Bug 16025 - Re: Web Storage Editor's Draft 28 November 2011 "The use of the storage mutex to avoid race conditions is currently considered by certain implementors to be too high a performance burden, to the point where allowing data corruption is considered preferabl
Summary: Re: Web Storage Editor's Draft 28 November 2011 "The use of the storage mutex...
Status: RESOLVED NEEDSINFO
Alias: None
Product: WebAppsWG
Classification: Unclassified
Component: Web Storage (editor: Ian Hickson) (show other bugs)
Version: unspecified
Hardware: Other other
: P3 normal
Target Milestone: ---
Assignee: Ian 'Hixie' Hickson
QA Contact: public-webapps-bugzilla
URL: http://www.whatwg.org/specs/web-apps/...
Whiteboard:
Keywords:
Depends on:
Blocks:
 
Reported: 2012-02-18 20:58 UTC by contributor
Modified: 2012-07-25 03:02 UTC (History)
3 users (show)

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Description contributor 2012-02-18 20:58:57 UTC
Specification: http://dev.w3.org/html5/webstorage/
Multipage: http://www.whatwg.org/C#top
Complete: http://www.whatwg.org/c#top

Comment:
Re: Web Storage Editor's Draft 28 November 2011

"The use of the storage mutex to avoid race conditions is currently considered
by certain implementors to be too high a performance burden, to the point
where allowing data corruption is considered preferable. Alternatives that do
not require a user-agent-wide per-origin script lock are eagerly sought
after."

If I understand the issue correctly, NO actual locks are required to ensure
both valid read and write transactions.

There are multiple solutions. An example eventually-consistent solution might
be:

(1) Writes of each process are limited to a store assigned to that process.
(1.a) Those stores do not need to be lock-protected, as there is only one
writer. 
(1.b) However, there may be more than one reader, so the write must be a
complete transaction. That can be accomplished by having a buffered write
queue and a single (in-memory, but ultimately file-backed) value which
represents the index valid buffer. (The size of this value determined by the
size of an atomic write on the architecture e.g. 32 bit atomic integer writes
would be the lowest-common-denominator on common architectures like x86, PPC,
ARM)
(1.c) That index would be continuously incrementing per-session, per-process,
per-write. In theory, the per-session write limits (and buffer counts) are
then unbounded, but the spec does not provide any limits anyway and in
practice, reasonable limits can be made and edge cases (e.g. very long
lasting, partially opened reads from another process) accounted for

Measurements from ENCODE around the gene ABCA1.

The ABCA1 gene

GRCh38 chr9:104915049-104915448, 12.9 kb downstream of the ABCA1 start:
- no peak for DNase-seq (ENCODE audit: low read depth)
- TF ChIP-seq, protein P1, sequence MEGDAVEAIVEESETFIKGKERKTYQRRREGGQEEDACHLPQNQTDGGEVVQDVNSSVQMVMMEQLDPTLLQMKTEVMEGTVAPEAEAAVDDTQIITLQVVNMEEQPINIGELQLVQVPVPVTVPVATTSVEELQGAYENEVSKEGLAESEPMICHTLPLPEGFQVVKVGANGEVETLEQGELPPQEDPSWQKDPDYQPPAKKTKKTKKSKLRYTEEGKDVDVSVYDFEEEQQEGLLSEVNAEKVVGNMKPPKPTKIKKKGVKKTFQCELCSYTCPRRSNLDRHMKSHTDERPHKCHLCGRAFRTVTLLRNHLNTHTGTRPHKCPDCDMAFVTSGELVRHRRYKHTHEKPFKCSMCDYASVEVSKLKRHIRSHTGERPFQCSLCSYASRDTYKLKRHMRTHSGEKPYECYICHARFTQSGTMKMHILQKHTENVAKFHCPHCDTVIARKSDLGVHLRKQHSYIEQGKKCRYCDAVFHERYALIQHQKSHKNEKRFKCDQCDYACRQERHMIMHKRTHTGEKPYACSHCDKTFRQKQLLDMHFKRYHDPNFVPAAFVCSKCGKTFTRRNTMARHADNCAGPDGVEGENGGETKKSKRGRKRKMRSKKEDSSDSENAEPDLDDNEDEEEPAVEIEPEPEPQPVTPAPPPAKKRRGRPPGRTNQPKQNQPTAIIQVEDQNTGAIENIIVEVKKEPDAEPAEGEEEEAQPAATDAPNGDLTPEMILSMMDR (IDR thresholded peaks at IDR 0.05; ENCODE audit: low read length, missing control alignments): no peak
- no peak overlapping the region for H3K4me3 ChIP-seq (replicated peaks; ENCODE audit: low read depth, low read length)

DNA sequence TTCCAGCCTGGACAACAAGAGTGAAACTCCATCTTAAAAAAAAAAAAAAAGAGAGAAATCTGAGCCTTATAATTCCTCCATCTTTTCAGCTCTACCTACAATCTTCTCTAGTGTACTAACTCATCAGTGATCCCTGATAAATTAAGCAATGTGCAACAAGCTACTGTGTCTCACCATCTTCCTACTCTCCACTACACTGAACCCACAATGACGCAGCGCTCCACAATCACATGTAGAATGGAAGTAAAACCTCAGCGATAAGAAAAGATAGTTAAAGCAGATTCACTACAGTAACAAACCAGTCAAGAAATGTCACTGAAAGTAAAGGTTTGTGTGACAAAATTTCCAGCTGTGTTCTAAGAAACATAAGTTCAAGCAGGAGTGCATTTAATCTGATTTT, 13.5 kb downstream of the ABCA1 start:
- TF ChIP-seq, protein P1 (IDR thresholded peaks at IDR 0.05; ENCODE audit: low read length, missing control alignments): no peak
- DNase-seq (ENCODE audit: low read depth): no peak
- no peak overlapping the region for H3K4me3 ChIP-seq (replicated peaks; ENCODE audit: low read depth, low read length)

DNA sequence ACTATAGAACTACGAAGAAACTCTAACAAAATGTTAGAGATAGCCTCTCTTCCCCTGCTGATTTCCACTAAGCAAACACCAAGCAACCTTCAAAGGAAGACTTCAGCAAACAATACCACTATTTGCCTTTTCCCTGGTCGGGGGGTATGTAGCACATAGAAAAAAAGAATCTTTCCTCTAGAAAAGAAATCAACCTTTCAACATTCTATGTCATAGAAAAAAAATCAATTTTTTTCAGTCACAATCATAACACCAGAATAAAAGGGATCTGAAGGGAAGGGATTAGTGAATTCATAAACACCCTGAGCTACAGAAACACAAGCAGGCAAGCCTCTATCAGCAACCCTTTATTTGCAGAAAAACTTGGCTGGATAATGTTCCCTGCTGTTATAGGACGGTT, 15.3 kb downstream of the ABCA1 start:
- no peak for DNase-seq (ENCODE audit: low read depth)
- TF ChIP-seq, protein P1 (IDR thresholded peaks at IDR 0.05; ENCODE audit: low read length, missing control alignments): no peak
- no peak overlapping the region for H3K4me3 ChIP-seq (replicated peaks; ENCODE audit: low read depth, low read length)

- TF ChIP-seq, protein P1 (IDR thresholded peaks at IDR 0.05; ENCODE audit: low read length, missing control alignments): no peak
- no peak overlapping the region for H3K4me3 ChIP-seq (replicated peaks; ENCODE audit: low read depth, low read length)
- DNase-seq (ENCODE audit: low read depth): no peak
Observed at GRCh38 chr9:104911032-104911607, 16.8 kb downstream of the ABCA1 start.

separately.
(2) No lock is needed on read, as reads from any process would read through
the integer-ids (incrementing buffer indices) of each other process and use
those to deference last-known-good versions of the value-store. Which are by
(1) guaranteed to not change during the duration of the read (All are
consistent: index, the deferenced value which points to in-memory or
file-store and the final stored value.)

No race conditions, no locks. However, the memory use is higher. But that IS
boundable in practice.

Mike.

Mike Acton <macton@insomniacgames.com>


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Comment 1 Ian 'Hixie' Hickson 2012-07-10 21:26:48 UTC
How would you limit the number of writers to one process, given that there could be two windows open on the same page (and thus reading and writing to the same database) but using different processes?

If you mean that the writes should be queued to a single back-end writer, how do you prevent corruption in a case such as the following? What should the values read be where I have the question marks? Assume the two columns are happening in different processes but exactly at the same time, though they can be reading and writing via a single backend process if that helps.

   Window 1                      Window 2

   read key "test" (value=0)     read key "test" (value=0)

   write value=1 to key "test"   write value=1 to key "test"
   write value=a to key "v1"     write value=b to key "v1"
   write value=x to key "ra"     write value=y to key "rb"

   read key "test" (value=1?)    read key "test" (value=1?)
   read key "v1" (value=?)       read key "v1" (value=?)
   read key "ra" (value=?)       read key "ra" (value=?)
   read key "rb" (value=?)       read key "rb" (value=?)

   spin the event loop           spin the event loop

   read key "test" (value=1?)    read key "test" (value=1?)
   read key "v1" (value=?)       read key "v1" (value=?)
   read key "ra" (value=?)       read key "ra" (value=?)
   read key "rb" (value=?)       read key "rb" (value=?)